This Wednesday, a bill to legalize marijuana for medical use was submitted to the senate in Columbus, Ohio. The bill barely passed as 18 out of the 33 senators supported it. Even Gov. Kasich’s spokesman was clearly in favor of the bill. Since the most difficult part is over, the legislation is expected to be at the governor’s desk by the end of May.
Even though the bill is cleared, such a tight result calls for a closer look. Many people ask why there’s such a fight against the legalization of marijuana for medical use. Even when it has proven to be very useful at treating a lot of problems, its legalization has been more than a bumpy road.
A lot has changed since the 60’s when marijuana was legal and consumed for recreation. However, there is a lot of ‘karma’ the drug has dragged from those days. People still associate the drug to laziness and crime. In fact, the United States Controlled Substances Act labeled marijuana as Schedule I type of drug. Placing weed it in the same category as heroin. In addition, New Health Advisor associates the use of the drug to really serious mental disorders like psychosis or schizophrenia. Yet it’s no fact considering the organization indicates there is little scientific evidence to back up the claim.
People that oppose the bill say that legalization of marijuana would increase the use. The majority doesn’t approve its legalization for medical purposes out of fear the drug gets out of control. According to this, more people using it means there is a bigger risk of them getting in trouble, such as car accidents. However in 2014, 31 percent of all deaths in car accidents were the direct consequence of drunk imperilment. It’s worth mentioning that alcohol is perfectly legal.
— Hopegrown Media (@HopegrownMedia) May 25, 2016
Other people also claim that smoking cannabis can damage people’s lungs. However, people who smoke tobacco could be around 25 times more likely to develop lung cancer in comparison to non-smokers. There’s a 25.7 times chance of lung cancer for women and 25 times for men, according to the American Cancer Society. The organization also says it is the leading cause of cancer death in the United States. Nonetheless, tobacco products still remain legal nationwide.
The benefits of legalizing marijuana for medical use
On the other hand, there is a lot of organizations trying to make cannabis legal. Making it legal for recreational use is controversial to say the least. But previous studies have proven the use of marijuana as part of medical treatment. Including the improvement or solution of several conditions.
According to a study published in the American Medical Association’s journal, people who smokes tobacco losses lung capacity overtime. Yet cannabis users could be not as affected when it comes to lung capacity when compared to cigarette smokers. The researchers stumbled upon with the discovery when they were looking for risk factors of heart disease.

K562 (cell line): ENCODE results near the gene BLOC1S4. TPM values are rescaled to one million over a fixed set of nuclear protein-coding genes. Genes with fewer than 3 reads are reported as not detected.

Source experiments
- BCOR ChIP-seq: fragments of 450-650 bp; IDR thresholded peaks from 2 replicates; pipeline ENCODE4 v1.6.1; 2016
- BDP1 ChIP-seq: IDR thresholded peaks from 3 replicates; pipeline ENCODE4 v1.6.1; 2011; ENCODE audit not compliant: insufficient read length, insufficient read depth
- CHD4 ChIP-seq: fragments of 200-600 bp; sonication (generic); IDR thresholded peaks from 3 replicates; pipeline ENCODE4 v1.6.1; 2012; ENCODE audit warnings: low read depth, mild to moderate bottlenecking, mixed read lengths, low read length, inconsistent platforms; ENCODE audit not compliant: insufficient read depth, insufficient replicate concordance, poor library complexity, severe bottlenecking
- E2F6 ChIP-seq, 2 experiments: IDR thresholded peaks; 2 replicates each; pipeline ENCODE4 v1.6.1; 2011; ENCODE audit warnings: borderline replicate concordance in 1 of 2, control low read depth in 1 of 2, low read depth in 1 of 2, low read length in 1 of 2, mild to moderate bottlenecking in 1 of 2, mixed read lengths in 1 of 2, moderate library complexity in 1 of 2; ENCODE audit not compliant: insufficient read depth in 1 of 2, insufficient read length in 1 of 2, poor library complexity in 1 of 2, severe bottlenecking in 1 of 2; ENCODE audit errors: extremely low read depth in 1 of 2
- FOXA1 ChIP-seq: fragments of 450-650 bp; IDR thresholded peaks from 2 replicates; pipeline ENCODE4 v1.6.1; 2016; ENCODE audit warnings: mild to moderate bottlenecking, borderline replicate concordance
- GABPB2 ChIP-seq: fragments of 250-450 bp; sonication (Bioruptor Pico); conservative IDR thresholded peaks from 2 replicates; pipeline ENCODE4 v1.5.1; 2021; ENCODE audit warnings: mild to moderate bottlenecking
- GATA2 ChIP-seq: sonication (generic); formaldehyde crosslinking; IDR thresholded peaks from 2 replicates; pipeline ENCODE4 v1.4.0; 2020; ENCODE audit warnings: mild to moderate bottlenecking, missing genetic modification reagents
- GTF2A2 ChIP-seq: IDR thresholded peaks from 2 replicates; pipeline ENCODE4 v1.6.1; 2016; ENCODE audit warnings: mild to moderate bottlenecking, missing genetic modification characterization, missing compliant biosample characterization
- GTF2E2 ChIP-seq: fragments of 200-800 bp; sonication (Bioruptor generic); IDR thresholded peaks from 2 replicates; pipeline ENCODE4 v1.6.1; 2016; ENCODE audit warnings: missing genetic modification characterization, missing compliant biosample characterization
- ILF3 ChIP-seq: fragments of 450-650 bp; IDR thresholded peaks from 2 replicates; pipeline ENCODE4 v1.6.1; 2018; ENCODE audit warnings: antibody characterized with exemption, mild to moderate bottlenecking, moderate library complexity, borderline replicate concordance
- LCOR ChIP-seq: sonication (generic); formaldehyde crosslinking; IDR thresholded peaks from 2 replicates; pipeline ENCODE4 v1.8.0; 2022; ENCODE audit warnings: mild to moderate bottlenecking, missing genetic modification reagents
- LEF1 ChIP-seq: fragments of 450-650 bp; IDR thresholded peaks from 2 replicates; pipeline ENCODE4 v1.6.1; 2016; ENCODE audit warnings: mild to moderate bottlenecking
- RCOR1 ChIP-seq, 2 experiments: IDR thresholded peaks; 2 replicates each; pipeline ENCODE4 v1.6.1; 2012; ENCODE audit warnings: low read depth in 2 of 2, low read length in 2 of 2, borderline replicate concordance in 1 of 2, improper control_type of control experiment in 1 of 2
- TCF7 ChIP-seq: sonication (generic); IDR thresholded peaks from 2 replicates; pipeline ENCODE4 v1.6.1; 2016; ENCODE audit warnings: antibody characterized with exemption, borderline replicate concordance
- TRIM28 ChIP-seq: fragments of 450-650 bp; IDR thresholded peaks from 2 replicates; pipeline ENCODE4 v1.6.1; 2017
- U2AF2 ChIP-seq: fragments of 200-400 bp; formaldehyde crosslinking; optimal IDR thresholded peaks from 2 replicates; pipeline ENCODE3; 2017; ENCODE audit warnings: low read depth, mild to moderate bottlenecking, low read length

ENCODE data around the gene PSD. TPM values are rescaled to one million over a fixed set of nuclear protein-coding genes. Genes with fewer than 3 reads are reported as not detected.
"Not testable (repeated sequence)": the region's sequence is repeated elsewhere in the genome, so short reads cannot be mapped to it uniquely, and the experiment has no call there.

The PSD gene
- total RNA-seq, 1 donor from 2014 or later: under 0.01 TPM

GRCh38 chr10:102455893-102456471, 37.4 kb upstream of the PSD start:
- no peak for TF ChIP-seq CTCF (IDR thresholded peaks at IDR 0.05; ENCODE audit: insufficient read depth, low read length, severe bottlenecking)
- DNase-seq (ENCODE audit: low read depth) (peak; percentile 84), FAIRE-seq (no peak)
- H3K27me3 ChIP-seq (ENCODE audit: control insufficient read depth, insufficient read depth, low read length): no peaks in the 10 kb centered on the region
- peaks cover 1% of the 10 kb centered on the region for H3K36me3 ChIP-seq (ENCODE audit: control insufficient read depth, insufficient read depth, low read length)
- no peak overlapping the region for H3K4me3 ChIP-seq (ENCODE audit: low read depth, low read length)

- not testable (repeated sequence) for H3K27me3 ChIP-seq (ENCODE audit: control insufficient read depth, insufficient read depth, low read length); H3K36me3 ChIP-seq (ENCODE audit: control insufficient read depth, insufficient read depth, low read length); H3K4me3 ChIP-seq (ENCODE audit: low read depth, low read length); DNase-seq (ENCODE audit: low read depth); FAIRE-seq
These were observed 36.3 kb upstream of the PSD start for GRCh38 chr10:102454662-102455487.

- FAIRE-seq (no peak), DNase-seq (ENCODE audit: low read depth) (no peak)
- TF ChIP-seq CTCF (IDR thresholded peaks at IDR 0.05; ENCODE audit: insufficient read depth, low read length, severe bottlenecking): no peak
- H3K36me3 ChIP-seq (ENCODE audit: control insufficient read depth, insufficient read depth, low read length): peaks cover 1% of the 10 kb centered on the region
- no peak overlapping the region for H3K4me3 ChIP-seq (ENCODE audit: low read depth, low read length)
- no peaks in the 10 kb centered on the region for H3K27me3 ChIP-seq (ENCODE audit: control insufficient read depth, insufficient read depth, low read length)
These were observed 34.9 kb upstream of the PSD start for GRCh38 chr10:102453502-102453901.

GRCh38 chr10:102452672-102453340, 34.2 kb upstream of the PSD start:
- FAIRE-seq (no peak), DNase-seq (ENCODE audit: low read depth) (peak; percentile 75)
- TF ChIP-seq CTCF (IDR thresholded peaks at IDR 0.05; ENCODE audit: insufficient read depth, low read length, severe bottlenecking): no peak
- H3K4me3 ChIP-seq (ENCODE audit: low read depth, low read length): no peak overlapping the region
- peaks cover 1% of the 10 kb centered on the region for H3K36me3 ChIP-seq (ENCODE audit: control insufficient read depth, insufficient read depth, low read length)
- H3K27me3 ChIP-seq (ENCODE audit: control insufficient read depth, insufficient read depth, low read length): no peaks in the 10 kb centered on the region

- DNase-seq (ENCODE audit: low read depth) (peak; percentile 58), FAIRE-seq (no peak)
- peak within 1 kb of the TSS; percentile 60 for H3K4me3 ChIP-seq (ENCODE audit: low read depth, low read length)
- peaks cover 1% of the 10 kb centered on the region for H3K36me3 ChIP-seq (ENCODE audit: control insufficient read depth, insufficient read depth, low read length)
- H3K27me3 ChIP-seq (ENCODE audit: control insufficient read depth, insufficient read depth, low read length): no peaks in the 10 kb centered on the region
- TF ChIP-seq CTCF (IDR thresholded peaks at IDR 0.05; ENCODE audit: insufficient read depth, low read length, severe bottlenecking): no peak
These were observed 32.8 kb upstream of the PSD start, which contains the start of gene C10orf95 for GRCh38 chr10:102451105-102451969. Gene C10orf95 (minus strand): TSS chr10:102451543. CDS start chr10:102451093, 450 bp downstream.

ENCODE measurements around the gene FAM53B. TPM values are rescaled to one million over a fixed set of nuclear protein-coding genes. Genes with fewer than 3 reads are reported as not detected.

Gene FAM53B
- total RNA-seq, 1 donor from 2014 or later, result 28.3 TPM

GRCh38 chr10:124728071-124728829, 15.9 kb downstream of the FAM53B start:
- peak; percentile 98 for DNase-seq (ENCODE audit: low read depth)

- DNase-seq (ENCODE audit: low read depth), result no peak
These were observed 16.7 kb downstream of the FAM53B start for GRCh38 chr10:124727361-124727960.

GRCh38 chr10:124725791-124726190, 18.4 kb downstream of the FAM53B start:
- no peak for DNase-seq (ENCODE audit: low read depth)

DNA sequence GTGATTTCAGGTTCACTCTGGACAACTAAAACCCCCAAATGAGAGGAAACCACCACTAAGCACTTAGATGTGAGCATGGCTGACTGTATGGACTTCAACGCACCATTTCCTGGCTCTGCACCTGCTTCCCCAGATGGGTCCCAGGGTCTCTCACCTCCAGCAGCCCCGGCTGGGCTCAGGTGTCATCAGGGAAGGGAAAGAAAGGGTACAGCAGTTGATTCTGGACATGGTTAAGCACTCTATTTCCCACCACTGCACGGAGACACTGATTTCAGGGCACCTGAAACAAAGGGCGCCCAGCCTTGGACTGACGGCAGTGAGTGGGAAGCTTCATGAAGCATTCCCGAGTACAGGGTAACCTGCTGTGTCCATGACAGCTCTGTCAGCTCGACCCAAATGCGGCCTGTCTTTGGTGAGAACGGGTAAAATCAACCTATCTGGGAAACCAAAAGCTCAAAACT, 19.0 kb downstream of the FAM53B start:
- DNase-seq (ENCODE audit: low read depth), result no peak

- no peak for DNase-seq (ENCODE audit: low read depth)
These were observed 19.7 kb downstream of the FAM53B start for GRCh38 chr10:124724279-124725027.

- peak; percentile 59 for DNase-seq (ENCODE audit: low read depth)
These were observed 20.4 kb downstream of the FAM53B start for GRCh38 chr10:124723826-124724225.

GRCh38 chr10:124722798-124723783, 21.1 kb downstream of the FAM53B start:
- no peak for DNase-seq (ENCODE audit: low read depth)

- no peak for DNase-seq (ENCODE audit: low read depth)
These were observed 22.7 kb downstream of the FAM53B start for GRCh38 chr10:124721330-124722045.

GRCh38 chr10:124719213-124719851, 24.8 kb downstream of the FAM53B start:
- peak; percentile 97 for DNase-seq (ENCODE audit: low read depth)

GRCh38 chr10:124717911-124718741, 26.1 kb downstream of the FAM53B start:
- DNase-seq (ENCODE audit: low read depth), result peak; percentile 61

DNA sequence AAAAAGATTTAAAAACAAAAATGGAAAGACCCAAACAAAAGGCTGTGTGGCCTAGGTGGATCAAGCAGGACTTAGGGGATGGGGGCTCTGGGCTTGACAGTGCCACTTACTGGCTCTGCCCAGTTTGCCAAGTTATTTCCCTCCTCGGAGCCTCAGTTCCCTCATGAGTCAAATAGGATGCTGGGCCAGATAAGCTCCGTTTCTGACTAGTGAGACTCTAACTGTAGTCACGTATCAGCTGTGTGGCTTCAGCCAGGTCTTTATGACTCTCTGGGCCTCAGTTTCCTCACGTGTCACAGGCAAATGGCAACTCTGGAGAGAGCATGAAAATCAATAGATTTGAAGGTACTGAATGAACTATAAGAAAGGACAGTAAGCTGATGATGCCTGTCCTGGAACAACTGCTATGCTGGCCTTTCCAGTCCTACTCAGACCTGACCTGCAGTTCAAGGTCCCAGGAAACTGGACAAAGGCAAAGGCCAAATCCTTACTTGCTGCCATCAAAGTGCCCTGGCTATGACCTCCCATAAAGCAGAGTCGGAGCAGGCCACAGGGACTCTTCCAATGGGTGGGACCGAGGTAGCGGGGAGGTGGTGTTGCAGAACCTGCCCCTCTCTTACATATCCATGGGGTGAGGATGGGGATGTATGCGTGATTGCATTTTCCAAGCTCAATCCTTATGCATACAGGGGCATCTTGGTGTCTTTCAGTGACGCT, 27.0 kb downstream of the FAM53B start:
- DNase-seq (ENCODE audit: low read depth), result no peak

Therefore leading them to analyze the participant’s lung capacity. However, the benefit is more likely to come from how people smoke it to actual chemical substances in it. When smoking pot, users have said it’s very common to take deep breaths and hold them for a couple of seconds.
Robert J. DeLorenzo from the University of Virginia used marijuana extract to treat a group of epileptic rats. The mammals were free from seizures for about 10 hours.
The research team led by DeLorenzo said that a component called tetrahydrocannabinol was the responsible. Also known as THC, the component binds the brain cells that trigger excitement and relaxation which controls the seizures. The same component also has been reported to slow down the progression of Alzheimer’s disease.
The senate was a surprising scenario as some republicans and democrats joined forces to support the bill. They pointed out that both medically and logically speaking, the prohibition on medical marijuana makes no sense.
“There is no reason why we should make Ohioans suffer any longer,” said state Sen. Kenny Yuko, a Richmond Heights Democrat.
In a more practical approach, Senator Bill Seitz, a republican from Cincinnati, called for both parties to drop their conservative views. He called its peers to support the bill by bringing up the United States Controlled Substances Act.
If there is something politicians don’t like is throwing money away, and the war on drugs involves massive spending. According to the Drugs Policy Alliance, the state spends over $51 billion to reduce drug abuse.
“Nobody with a straight face could actually claim that marijuana is more harmful than cocaine, yet marijuana is on Schedule I and cocaine is on Schedule II,” he said. “Now if that isn’t nuts, I don’t know what is.”
All this money is translated into the criminalization of drug using, which to be fair, does not only focus on marijuana. However, official reports say that by 2014 at least 30 million American citizens used cannabis in a regular basis. Some people say that the benefits of taxation played a huge part in today’s result.
— Ohio Marijuana (@Ohio_Marijuana) May 24, 2016
But according to most senators, the testimonies of patients whose health has greatly improved with marijuana treatment, convinced the senate. There’s plenty of people who really needs it, especially people who suffer from chronic pain or migraine.
The bill is cleared, yes, but not without regulations. The State Department of Commerce will regulate the drug’s cultivation and distribution. Any dispensary is required to employ a registered pharmacist.
Doctors’ recipes will be continually checked, and the professionals themselves will be receive specialized training. In addition, dispensaries cannot be placed 1,000 feet within a daycare institution, and companies who want to remain drug-free are immune to any punishment associated to doing so. So yes, you can still be fired for smoking pot.